You should also consider whether it is high or low season. When the trail is packed to capacity with other hikers, hiking is not such fun, especially if you are a solitary person. When you have your dog with you, you will be doing a lot of stops to let others get past, or find it hard to pass yourself because of large parties of hikers.
The only problem with opting for the low season, is that it takes you out of the best hiking times, when the weather is temperate. You will need to balance between avoiding the crowds and being exposed to tricky weather.
Maintaining a Cold, Wet Nose – Keeping Healthy
Obviously, the last thing you want is for your dog to be poorly, or to become so out of sorts that you have to cancel your trip. This involves preparing for anything that could affect his health. If you use a tick and flea remedy like a dip, a spot treatment or a pill to be ingested, make sure that you apply a dose a fortnight before you leave.
Some of the topical applications require that the dog does not get wet several days before applying and several days after. If you use a collar, dump the old one, unless it still has a lot of wear in it, and put on a new one.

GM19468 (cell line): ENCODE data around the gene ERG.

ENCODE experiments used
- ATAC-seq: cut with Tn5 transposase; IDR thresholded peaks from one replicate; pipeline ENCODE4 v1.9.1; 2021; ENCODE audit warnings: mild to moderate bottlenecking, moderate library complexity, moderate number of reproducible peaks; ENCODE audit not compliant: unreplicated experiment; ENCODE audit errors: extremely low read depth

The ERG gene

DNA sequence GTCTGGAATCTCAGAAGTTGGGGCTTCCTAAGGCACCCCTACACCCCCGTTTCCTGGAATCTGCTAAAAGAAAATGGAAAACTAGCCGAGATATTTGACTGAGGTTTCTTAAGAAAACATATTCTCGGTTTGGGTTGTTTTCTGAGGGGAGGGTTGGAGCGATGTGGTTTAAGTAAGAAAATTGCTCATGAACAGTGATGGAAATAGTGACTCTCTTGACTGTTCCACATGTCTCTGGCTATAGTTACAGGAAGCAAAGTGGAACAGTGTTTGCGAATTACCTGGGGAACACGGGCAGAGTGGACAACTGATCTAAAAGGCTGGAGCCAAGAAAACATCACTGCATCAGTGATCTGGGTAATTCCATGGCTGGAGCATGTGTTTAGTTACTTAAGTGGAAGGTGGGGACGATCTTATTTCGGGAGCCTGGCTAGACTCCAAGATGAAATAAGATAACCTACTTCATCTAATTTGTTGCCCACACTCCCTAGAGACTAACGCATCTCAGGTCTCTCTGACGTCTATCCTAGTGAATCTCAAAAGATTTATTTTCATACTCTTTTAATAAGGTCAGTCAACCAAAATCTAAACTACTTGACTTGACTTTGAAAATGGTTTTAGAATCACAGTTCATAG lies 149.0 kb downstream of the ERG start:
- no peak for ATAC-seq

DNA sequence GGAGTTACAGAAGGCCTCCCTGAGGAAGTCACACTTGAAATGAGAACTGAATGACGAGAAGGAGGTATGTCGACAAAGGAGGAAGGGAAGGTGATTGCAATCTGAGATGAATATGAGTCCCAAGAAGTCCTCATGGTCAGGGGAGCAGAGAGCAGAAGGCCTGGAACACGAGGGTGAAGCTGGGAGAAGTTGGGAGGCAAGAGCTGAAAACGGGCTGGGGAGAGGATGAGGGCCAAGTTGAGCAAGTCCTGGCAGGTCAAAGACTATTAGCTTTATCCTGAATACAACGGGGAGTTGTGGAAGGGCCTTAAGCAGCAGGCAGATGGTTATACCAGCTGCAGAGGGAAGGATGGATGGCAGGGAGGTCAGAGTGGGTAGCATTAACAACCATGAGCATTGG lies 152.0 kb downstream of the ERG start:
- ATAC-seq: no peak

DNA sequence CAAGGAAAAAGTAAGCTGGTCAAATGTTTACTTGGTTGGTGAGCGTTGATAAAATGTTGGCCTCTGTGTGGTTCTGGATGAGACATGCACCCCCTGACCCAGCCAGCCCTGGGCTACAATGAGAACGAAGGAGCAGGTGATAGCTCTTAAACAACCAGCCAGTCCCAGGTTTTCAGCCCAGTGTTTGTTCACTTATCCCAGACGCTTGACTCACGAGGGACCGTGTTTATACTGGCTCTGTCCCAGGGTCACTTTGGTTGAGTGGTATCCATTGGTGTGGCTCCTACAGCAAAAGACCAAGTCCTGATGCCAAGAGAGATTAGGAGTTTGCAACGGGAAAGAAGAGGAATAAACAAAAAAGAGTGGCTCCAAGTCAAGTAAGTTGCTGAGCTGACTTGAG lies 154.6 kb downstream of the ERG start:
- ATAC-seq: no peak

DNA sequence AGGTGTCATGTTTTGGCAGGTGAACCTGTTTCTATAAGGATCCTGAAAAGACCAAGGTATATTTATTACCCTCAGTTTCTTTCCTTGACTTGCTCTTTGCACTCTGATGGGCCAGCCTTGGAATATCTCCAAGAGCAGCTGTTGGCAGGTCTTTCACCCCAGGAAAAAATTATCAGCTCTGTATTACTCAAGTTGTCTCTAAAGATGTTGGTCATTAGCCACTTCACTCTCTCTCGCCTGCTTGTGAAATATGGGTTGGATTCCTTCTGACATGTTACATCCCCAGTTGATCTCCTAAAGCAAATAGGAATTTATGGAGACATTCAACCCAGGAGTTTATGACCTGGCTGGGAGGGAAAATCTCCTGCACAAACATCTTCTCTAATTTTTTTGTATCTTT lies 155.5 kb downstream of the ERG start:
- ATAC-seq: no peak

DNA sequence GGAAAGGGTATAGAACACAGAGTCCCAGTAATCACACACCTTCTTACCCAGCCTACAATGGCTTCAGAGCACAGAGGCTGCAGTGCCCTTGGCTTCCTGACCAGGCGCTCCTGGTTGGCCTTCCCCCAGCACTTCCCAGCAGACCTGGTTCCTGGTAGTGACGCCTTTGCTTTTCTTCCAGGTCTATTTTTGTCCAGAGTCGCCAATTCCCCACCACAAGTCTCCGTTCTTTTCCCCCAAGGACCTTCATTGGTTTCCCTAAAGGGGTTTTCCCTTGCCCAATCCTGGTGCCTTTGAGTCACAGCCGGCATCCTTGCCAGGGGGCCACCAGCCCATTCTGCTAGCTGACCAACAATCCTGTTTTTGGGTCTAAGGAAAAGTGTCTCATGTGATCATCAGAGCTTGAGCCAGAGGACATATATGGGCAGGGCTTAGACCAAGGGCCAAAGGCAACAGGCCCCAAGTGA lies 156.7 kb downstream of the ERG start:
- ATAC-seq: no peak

If you prefer to use natural protection, be extra vigilant in the mornings and evening and comb through or examine the dog’s fur to make sure there are no ticks lurking.
If you do not know canine first aid, consider taking a course and investing in a first aid kit. You will be able to impress your friends with your ability to perform a Heimlich maneuver on a dog! Seriously, though, if your dog needs treatment when you are miles from wherever you parked your car, you will be the only healthcare specialist around. Another tip is to locate the closest vets to the park/hiking trail you are visiting and keep their number and address on you.
You will be scooping much poop along the way, so pack accordingly. You may have to carry the waste for some time before you can dispose of it, so maybe a separate pouch or accessory for holding the filled bags is a good idea. Strictly speaking, you should treat your dog’s waste the same way you do yours. If it is possible to dig a hole to dispose of it (not always the case), you can do that too.
Coping with Anxiety and Fear
You are taking your dog into an alien environment. Chances are it will love every moment, but it might also feel ill at ease and anxious. In addition, many dogs fear loud noises and storms. If you do not already have a thundershirt or practice Tellington-touch bandaging, we recommend that you start doing so before you go hiking with your dog.
Using a thundershirt or even a big crepe bandage has a great calming effect on a dog in any situation that makes it nervous, especially noisy events like storms and people letting off fireworks. It calms your dog (with a few exceptions) and as a result, your anxiety is reduced too.
What to Pack for a Canine Adventure